Wednesday Round Up #11

Being Smarter

Paul Brown, How To Be Smarter
A round-up of recent ideas and recommendations

New York Times, Well: A Guided Tour of Your Body
Get to know yourself: Great graphics and summary pieces

Christopher Null, Brain Game Can Boost IQ—Here’s 5 New Brain Games to Play Now
Univ of Michigan game that boosts IQ, and another five commercial ones that are actually fun

Vaughan Bell, The History of the Brain
Everything you ever wanted to know, wrapped up in one radio program

Roni Caryn Rabin, For A Sharp Brain, Stimulation
Neurogenesis and the aging brain

Children & Being Smarter

Michael Merzenich, Children Left Behind
No Child Left Behind’s reading program leaves children behind…

Michael Merzenich, Poky Young Brains Speed Up
Learning difficulties, temporal processing, and specialized interventions making a difference

Bruce Hood, How Brains Develop
A Nature book review of two recent ones on children’s brain development

Will Dunham, Study Shows Breast-Fed Children Are Smarter
Well-designed study shows strong support for breast feeding as making kids smarter

Stereotypes, Beliefs & Knowledge

Richard Fenyman, Cargo Cult Science
Belief over data… even in science

Rex, Protestant Stereotypes
Ethnic stereotypes say more about white US assumptions than they do about the people they caricaturize

Siri Carpenter, Buried Prejudice: The Bigot in Your Brain
Scientific American Mind article on unconscious stereotypes and how we act on them

JR Minkel, Scientists Know Better Than You—Even When They Are Wrong
Interview with the sociologist of science Harry Collins… he’s right even if he’s wrong (well, at least about me)

Vaughan Bell, Five Minutes with Robert Burton
Neurologist and novelist explains the neurobiology of belief: how do we have beliefs at all? “For me, the likelihood is high that belief will eventually assume the same philosophical status as ‘qualia,’ an endlessly fascinating but ultimately irreducible set of subjective mental states.”

Elissa Ely, In Delusions of Romance, Genuine Comfort
Schizophrenia, love, and psychosis


Talk of the Nation, Wright’s Remarks Spark Dialogue on Race in the US
Blog, podcasts and more from the NPR show—how we, and even do we, talk about race in the US?

Dawn Turner Rice, Exploring Race
Blog at the Chicago Tribune on this “moment in history to have a national discussion about race”

Drug War

Later On, Mark Kleinman of UCLA on Our Drug War
It’s failed, so what do we do?

Simon Romero, Ecuador Opposes Outpost in American War on Drugs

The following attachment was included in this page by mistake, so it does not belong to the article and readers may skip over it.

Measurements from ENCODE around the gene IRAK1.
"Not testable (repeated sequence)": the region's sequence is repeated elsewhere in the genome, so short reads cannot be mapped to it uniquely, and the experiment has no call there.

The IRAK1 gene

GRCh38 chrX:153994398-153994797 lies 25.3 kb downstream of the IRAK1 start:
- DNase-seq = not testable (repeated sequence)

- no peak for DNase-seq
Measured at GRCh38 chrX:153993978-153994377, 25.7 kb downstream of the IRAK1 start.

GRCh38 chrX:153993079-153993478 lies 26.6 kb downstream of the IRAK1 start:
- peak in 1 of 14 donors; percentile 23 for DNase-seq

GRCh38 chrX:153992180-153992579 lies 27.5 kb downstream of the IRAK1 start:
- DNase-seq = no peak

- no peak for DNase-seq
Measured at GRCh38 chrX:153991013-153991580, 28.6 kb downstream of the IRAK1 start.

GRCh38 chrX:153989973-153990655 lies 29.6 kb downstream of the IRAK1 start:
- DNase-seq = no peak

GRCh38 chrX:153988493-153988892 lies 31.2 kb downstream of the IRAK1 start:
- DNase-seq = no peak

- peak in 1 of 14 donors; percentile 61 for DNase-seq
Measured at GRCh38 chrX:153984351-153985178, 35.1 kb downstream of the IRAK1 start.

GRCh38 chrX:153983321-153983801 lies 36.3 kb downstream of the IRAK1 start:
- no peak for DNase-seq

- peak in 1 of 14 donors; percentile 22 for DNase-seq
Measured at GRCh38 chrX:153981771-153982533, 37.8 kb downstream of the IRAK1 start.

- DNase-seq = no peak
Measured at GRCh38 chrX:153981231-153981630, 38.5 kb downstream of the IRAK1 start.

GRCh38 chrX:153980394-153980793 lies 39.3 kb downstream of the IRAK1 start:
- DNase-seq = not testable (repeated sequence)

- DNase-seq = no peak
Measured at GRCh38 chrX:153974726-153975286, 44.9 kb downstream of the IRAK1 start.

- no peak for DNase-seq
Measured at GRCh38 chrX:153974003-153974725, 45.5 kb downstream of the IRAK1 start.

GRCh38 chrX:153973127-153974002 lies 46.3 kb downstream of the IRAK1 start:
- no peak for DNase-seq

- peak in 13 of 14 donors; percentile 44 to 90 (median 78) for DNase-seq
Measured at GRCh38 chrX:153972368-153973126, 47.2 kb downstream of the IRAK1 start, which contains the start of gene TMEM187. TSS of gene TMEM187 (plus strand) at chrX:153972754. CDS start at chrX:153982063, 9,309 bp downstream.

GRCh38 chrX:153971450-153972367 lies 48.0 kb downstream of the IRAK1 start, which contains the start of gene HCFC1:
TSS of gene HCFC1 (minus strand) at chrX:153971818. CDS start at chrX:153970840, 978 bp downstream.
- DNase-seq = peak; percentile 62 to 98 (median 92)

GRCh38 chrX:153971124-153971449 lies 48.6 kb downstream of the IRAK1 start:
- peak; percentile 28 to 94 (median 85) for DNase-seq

Is change coming? Is radar the answer?


LL Wynn, Erectile Dysfunction Drugs, Cross-Culturally
Gift giving and medical control, or, does it take a stack to get a stack?

Talk of the Nation/NPR, Countertraffickers Seek To Free Young Sex Slaves
Rescuing women ensnared in the global sex trade

The World

Peter Coy, The Slump: It’s a Guy Thing
Welcome to the new economy where women rule. I am seeing the same thing at Notre Dame—the female undergraduates outshine the male ones

Josef Joffe, The New New World
Review of Fareed Zakaria’s The Post-American World. “In the industrial age, hardware mattered; today it is software, a k a “culture.” This is a grab bag: skills, openness, innovation, opportunity, competition. ‘It’s brains, stupid,’ Bill Clinton might exclaim today. And youth.”

Michiko Kakutani, A Challenge for the U.S.: Sun Rising on the East
Another review of The Post-American World, arguing for a third “tectonic power shift” after the rise of Europe, the 20th century of the US, and now “the rise of the rest”

Juan Forero, Storied Paper Bets on a Daily Future in Colombia
A great newspaper makes a comeback in Bogotá—critical journalism, gave me much insight into Colombia during my years there


Gary Marcus, Does Your Brain Have a Mind of Its Own?
The author of Kludge takes on temptations and sticking to our goals

Anthropology.Net, The Sexiness of Facial Symmetry across Cultures and Species
Humans turned on by macaques? I’ll let you decide

Food Production (some previously mentioned)

Mayank Bhardwaj and Jonathan Leff, India’s Green Revolutionary Is Back in the Spotlight
Monkombu Sambasivan Swaminathan and the “Evergreen Revolution”: “conservation farming and green technology will bring about sustainable change that could allow India to become an even bigger supplier of food to the world”

Dan Barber, Change We Can All Stomach
Argument against the old assumption: “if we’re feeding more people more cheaply using less land, how terrible can our food system be?”

Michael Pollan, Why Bother?
Growing your food, changing our energy dependence; summarized previously here

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